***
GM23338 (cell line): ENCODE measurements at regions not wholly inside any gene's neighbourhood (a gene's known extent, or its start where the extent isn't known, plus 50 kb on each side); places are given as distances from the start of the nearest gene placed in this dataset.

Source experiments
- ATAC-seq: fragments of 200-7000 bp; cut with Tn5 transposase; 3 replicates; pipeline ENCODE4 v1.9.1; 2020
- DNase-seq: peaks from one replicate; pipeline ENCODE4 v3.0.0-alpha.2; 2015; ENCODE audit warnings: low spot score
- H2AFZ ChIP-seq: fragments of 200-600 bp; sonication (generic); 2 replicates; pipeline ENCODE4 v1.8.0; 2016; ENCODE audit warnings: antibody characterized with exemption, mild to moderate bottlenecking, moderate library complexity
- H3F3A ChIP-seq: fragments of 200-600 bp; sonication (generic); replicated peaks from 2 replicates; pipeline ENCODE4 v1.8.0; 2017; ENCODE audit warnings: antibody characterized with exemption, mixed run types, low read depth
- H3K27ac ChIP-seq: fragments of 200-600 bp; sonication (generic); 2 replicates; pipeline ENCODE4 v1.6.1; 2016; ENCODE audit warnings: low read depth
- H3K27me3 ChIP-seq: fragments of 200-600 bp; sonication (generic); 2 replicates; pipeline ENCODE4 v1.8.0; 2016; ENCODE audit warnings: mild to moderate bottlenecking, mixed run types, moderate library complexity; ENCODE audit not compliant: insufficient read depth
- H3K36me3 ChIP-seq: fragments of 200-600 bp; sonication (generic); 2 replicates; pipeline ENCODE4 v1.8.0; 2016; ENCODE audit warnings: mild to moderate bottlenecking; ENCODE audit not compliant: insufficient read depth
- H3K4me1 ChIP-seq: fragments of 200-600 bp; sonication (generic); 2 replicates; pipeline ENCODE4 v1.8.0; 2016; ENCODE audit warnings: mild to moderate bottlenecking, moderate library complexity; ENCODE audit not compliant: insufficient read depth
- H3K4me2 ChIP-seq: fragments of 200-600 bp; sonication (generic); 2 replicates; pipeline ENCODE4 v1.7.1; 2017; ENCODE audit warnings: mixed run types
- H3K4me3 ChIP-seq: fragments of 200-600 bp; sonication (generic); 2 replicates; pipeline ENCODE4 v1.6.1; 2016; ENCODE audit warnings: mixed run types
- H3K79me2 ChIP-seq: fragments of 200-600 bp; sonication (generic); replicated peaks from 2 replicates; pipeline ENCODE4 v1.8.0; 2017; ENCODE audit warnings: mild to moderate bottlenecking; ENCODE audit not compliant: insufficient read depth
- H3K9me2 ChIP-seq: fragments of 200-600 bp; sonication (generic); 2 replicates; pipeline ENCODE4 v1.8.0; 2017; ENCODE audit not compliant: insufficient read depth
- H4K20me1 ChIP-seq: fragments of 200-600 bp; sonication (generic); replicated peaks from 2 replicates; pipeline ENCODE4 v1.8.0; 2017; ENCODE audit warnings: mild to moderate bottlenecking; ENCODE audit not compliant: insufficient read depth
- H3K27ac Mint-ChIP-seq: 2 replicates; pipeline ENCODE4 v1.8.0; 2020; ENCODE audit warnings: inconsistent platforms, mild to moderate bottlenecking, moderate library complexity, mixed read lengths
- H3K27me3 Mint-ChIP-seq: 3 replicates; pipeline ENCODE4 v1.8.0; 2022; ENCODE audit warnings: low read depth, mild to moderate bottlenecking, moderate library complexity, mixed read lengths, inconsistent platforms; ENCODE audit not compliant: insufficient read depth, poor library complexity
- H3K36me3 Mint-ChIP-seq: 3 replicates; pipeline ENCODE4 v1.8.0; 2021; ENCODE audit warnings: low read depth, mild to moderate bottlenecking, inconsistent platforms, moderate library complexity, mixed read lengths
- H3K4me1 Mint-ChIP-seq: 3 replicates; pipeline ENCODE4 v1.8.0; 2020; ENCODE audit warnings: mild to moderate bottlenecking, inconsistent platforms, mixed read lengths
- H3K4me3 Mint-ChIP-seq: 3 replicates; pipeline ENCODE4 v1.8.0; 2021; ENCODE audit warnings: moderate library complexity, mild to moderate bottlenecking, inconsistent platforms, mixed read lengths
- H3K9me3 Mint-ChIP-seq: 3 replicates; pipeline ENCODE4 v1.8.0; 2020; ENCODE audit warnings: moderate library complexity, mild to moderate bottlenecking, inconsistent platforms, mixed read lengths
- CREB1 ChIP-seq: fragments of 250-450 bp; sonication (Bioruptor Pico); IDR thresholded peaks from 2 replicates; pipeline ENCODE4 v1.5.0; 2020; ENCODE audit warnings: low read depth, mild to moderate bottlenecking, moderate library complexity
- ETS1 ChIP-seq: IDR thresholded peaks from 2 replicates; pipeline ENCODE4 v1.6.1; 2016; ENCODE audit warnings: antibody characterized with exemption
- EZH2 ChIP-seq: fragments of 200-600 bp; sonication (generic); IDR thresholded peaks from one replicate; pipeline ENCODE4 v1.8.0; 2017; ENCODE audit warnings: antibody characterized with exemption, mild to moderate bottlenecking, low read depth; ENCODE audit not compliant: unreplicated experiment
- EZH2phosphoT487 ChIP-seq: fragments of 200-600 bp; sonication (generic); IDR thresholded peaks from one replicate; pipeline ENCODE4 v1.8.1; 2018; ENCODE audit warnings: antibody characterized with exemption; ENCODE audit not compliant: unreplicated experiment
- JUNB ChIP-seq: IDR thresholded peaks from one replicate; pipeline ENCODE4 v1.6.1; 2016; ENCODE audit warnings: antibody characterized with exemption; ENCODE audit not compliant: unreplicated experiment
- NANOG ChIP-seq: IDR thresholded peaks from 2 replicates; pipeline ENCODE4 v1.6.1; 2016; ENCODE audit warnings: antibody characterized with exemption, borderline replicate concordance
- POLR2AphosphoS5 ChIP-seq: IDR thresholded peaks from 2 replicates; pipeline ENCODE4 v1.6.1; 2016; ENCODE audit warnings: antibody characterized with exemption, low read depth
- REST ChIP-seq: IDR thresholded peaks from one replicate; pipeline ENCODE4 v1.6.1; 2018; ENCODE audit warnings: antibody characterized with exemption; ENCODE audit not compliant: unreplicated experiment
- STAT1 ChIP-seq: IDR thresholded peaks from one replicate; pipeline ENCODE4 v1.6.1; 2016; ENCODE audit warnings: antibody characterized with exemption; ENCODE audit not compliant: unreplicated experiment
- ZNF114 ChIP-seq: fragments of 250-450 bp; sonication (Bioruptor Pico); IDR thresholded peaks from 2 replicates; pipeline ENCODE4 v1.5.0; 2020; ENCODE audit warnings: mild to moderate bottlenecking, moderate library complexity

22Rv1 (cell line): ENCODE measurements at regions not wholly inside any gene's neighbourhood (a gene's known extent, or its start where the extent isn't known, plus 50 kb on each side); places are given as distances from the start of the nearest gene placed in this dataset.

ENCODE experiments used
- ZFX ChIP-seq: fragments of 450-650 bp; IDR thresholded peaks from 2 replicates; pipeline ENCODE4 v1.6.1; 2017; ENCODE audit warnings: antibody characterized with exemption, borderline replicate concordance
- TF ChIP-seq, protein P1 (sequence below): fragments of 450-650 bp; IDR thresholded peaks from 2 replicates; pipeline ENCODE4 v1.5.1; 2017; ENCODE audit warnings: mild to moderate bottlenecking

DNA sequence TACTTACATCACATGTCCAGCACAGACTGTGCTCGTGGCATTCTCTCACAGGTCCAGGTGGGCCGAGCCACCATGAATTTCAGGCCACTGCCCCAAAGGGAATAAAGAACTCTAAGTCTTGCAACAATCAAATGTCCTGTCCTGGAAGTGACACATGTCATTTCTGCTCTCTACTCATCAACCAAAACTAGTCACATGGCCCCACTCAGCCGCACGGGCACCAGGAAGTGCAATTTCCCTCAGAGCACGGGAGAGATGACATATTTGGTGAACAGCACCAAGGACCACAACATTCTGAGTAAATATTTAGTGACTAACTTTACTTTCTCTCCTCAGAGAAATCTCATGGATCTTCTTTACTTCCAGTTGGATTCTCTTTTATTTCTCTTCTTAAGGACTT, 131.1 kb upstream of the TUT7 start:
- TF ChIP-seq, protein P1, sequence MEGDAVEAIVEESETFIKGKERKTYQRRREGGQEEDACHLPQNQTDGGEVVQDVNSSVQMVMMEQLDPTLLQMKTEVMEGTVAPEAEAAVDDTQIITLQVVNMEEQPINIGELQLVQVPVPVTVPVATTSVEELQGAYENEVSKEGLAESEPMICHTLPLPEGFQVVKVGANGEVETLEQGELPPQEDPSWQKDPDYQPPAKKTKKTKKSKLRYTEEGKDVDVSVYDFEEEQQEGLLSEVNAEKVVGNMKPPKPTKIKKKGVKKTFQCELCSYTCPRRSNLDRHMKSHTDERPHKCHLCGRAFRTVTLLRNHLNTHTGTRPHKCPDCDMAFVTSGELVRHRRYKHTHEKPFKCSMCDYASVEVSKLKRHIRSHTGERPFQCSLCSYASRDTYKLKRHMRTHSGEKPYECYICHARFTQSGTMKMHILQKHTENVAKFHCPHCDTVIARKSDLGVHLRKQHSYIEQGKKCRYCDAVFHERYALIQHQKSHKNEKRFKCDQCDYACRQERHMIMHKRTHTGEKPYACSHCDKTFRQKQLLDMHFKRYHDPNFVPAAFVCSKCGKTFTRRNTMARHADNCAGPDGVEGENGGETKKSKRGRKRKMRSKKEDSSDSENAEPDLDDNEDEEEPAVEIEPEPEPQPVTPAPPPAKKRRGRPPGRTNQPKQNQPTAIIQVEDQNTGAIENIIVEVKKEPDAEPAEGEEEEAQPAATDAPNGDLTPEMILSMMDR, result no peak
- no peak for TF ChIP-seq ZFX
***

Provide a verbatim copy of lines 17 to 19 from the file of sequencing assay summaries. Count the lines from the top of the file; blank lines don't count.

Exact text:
- H3K27me3 Mint-ChIP-seq: 3 replicates; pipeline ENCODE4 v1.8.0; 2022; ENCODE audit warnings: low read depth, mild to moderate bottlenecking, moderate library complexity, mixed read lengths, inconsistent platforms; ENCODE audit not compliant: insufficient read depth, poor library complexity
- H3K36me3 Mint-ChIP-seq: 3 replicates; pipeline ENCODE4 v1.8.0; 2021; ENCODE audit warnings: low read depth, mild to moderate bottlenecking, inconsistent platforms, moderate library complexity, mixed read lengths
- H3K4me1 Mint-ChIP-seq: 3 replicates; pipeline ENCODE4 v1.8.0; 2020; ENCODE audit warnings: mild to moderate bottlenecking, inconsistent platforms, mixed read lengths